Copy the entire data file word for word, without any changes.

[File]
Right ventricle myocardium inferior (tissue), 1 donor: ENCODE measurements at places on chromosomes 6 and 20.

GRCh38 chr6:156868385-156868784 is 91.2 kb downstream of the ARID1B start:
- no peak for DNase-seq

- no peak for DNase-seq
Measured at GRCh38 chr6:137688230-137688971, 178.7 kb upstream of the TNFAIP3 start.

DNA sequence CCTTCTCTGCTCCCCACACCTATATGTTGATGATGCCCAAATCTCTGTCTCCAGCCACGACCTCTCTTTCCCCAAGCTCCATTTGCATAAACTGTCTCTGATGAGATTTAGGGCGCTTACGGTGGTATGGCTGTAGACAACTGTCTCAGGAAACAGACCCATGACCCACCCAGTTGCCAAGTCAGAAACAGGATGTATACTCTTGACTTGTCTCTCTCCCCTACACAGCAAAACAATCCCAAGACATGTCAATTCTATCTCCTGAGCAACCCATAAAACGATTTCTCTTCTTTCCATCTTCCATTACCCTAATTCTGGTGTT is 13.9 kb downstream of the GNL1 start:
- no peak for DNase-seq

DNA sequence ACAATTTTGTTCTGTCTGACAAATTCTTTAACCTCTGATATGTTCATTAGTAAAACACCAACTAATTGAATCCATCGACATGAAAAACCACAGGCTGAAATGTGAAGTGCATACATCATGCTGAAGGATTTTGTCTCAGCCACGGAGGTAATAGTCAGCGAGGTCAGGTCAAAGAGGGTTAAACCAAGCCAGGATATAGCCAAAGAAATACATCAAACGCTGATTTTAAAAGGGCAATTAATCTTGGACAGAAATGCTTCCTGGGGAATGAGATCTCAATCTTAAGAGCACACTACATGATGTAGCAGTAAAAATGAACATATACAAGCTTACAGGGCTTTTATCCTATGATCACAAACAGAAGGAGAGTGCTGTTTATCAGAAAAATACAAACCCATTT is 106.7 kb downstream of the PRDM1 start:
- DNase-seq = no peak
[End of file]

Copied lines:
Right ventricle myocardium inferior (tissue), 1 donor: ENCODE measurements at places on chromosomes 6 and 20.

GRCh38 chr6:156868385-156868784 is 91.2 kb downstream of the ARID1B start:
- no peak for DNase-seq

- no peak for DNase-seq
Measured at GRCh38 chr6:137688230-137688971, 178.7 kb upstream of the TNFAIP3 start.

DNA sequence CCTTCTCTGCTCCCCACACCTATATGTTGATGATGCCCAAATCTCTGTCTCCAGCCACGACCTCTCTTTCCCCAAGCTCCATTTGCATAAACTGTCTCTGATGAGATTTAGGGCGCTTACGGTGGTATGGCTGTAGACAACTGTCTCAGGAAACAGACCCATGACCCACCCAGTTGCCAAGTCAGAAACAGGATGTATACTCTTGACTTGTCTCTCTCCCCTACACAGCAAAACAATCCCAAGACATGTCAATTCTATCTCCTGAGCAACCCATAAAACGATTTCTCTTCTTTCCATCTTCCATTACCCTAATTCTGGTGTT is 13.9 kb downstream of the GNL1 start:
- no peak for DNase-seq

DNA sequence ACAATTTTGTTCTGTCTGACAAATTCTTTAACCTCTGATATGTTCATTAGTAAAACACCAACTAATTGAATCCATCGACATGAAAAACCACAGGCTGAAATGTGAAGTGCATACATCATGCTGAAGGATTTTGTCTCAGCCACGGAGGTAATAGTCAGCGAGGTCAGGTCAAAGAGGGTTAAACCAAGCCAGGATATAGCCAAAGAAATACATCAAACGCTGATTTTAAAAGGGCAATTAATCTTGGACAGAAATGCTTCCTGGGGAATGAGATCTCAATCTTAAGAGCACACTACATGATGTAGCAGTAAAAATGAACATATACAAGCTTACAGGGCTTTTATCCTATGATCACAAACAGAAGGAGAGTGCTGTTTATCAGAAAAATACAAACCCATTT is 106.7 kb downstream of the PRDM1 start:
- DNase-seq = no peak